- H. J. Ahn, C. M. Hernandez, J. M. Levenson, F. D. Lubin, H.-C. Liou, and J. D. Sweatt, “C-Rel, an NF-κB family transcription factor, is required for hippocampal long-term synaptic plasticity and memory formation,” Learning and Memory, vol. 15, no. 7, pp. 539–549, 2008.
- T. Miyashita, S. Kubik, N. Haghighi, O. Steward, and J. F. Guzowski, “Rapid activation of plasticity-associated gene transcription in hippocampal neurons provides a mechanism for encoding of one-trial experience,” The Journal of Neuroscience, vol. 29, no. 4, pp. 898–906, 2009.
- P. Hughes and M. Dragunow, “Induction of immediate-early genes and the control of neurotransmitter-regulated gene expression within the nervous system,” Pharmacological Reviews, vol. 47, no. 1, pp. 133–178, 1995.
- Y.-Y. Huang, P. V. Nguyen, T. Abel, and E. R. Kandel, “Long-lasting forms of synaptic potentiation in the mammalian hippocampus,” Learning Memory, vol. 3, no. 2-3, pp. 74–85, 1996.
- J. Feng, S. Fouse, and G. Fan, “Epigenetic regulation of neural gene expression and neuronal function,” Pediatric Research, vol. 61, no. 5, part 2, pp. 58R–63R, 2007.
- D. K. Ma, M.-H. Jang, J. U. Guo et al., “Neuronal activity-induced Gadd45b promotes epigenetic DNA demethylation and adult neurogenesis,” Science, vol. 323, no. 5917, pp. 1074–1077, 2009.
- C. B. Yoo and P. A. Jones, “Epigenetic therapy of cancer: past, present and future,” Nature Reviews Drug Discovery, vol. 5, no. 1, pp. 37–50, 2006.
- H. Kantarjlan, J.-P. J. Issa, C. S. Rosenfeld et al., “Decitabine improves patient outcomes in myelodysplastic syndromes: results of a phase III randomized study,” Cancer, vol. 106, no. 8, pp. 1794–1803, 2006.
- H.-T. Chao and H. Y. Zoghbi, “The yin and yang of MeCP2 phosphorylation,” Proceedings of the National Academy of Sciences of the United States of America, vol. 106, no. 12, pp. 4577–4578, 2009.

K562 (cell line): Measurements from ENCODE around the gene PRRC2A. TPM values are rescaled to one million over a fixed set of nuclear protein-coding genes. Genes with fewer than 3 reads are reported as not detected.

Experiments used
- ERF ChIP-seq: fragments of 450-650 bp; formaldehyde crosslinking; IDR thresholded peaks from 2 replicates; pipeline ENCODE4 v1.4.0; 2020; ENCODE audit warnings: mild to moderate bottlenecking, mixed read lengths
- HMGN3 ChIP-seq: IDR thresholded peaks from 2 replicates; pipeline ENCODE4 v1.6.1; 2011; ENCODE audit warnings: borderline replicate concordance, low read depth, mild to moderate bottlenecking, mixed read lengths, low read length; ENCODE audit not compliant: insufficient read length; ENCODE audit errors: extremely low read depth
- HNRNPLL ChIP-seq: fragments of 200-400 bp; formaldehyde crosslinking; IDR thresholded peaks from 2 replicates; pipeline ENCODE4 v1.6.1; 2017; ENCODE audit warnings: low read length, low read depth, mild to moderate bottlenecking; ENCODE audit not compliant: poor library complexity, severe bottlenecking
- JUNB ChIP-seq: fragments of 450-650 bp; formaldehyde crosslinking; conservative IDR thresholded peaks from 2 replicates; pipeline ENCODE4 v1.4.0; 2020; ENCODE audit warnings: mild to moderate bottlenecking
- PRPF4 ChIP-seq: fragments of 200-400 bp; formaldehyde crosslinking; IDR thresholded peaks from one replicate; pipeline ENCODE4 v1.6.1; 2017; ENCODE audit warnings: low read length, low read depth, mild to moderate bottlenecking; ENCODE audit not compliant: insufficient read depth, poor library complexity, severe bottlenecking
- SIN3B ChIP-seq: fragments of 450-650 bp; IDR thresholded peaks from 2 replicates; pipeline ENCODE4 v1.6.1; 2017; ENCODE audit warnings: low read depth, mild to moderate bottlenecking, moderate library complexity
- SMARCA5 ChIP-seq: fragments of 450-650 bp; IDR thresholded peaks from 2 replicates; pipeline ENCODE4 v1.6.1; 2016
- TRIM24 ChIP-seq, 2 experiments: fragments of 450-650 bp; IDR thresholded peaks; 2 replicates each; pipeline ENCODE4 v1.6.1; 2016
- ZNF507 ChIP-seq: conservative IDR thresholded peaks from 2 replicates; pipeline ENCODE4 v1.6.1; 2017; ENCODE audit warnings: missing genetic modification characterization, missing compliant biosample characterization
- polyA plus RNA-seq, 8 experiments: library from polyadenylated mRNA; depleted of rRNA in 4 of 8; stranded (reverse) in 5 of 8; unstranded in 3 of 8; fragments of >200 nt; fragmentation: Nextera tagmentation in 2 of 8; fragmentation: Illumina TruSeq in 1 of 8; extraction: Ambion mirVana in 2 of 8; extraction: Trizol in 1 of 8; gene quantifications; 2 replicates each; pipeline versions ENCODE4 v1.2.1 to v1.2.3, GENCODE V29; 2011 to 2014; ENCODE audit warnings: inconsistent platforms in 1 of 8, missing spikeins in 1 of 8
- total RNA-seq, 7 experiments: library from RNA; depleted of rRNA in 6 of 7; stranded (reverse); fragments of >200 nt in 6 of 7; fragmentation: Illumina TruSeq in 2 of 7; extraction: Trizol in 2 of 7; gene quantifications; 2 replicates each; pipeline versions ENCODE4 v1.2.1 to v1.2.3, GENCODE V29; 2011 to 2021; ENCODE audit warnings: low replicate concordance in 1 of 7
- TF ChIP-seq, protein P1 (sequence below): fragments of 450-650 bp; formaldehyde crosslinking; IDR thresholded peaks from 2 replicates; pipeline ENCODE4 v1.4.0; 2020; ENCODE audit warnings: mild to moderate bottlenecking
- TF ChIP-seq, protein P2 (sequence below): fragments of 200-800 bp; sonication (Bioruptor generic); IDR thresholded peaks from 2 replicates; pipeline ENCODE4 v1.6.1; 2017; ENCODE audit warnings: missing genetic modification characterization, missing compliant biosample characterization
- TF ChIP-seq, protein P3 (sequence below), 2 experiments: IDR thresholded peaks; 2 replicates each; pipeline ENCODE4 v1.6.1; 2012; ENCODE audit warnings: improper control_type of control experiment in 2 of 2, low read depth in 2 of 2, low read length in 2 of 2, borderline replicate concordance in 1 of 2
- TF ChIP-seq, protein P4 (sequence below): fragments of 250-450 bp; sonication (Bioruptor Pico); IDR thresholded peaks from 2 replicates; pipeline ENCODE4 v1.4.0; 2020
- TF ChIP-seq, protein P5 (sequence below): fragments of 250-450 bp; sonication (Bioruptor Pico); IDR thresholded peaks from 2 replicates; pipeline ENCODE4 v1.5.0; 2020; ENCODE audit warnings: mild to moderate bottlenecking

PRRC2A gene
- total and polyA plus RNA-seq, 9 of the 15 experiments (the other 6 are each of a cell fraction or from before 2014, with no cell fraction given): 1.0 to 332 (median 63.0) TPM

- S. He, E. Barron, K. Ishikawa et al., “Inhibition of DNA methylation and methyl-CpG-binding protein 2 suppresses RPE transdifferentiation: relevance to proliferative vitreoretinopathy,” Investigative Ophthalmology and Visual Science, vol. 56, no. 9, pp. 5579–5589, 2015.
- S. Kangaspeska, B. Stride, R. Métivier et al., “Transient cyclical methylation of promoter DNA,” Nature, vol. 452, no. 7183, pp. 112–115, 2008.
- G. Reid, R. Gallais, and R. Métivier, “Marking time: the dynamic role of chromatin and covalent modification in transcription,” International Journal of Biochemistry and Cell Biology, vol. 41, no. 1, pp. 155–163, 2009.
- P. V. Nguyen, T. Abel, and E. R. Kandel, “Requirement of a critical period of transcription for induction of a late phase of LTP,” Science, vol. 265, no. 5175, pp. 1104–1107, 1994.
- J. U. Guo, D. K. Ma, H. Mo et al., “Neuronal activity modifies the DNA methylation landscape in the adult brain,” Nature Neuroscience, vol. 14, no. 10, pp. 1345–1351, 2011.
- M. A. Rosales-Reynoso, A. B. Ochoa-Hernández, C. I. Juárez-Vázquez, and P. Barros-Núñez, “Epigenetic mechanisms in the development of memory and their involvement in certain neurological diseases,” Neurologia, 2014.
- S. Kriaucionis and N. Heintz, “The nuclear DNA base 5-hydroxymethylcytosine is present in Purkinje neurons and the brain,” Science, vol. 324, no. 5929, pp. 929–930, 2009.
- P. D'Alcantara, S. N. Schiffmann, and S. Swillens, “Bidirectional synaptic plasticity as a consequence of interdependent Ca2+-controlled phosphorylation and dephosphorylation pathways,” European Journal of Neuroscience, vol. 17, no. 12, pp. 2521–2528, 2003.
- J. Tao, K. Hu, Q. Chang et al., “Phosphorylation of MeCP2 at serine 80 regulates its chromatin association and neurological function,” Proceedings of the National Academy of Sciences of the United States of America, vol. 106, no. 12, pp. 4882–4887, 2009.
- C. A. Miller, C. F. Gavin, J. A. White et al., “Cortical DNA methylation maintains remote memory,” Nature Neuroscience, vol. 13, no. 6, pp. 664–666, 2010.
Copyright © 2016 Pablo Muñoz et al. This is an open access article distributed under the Creative Commons Attribution License, which permits unrestricted use, distribution, and reproduction in any medium, provided the original work is properly cited.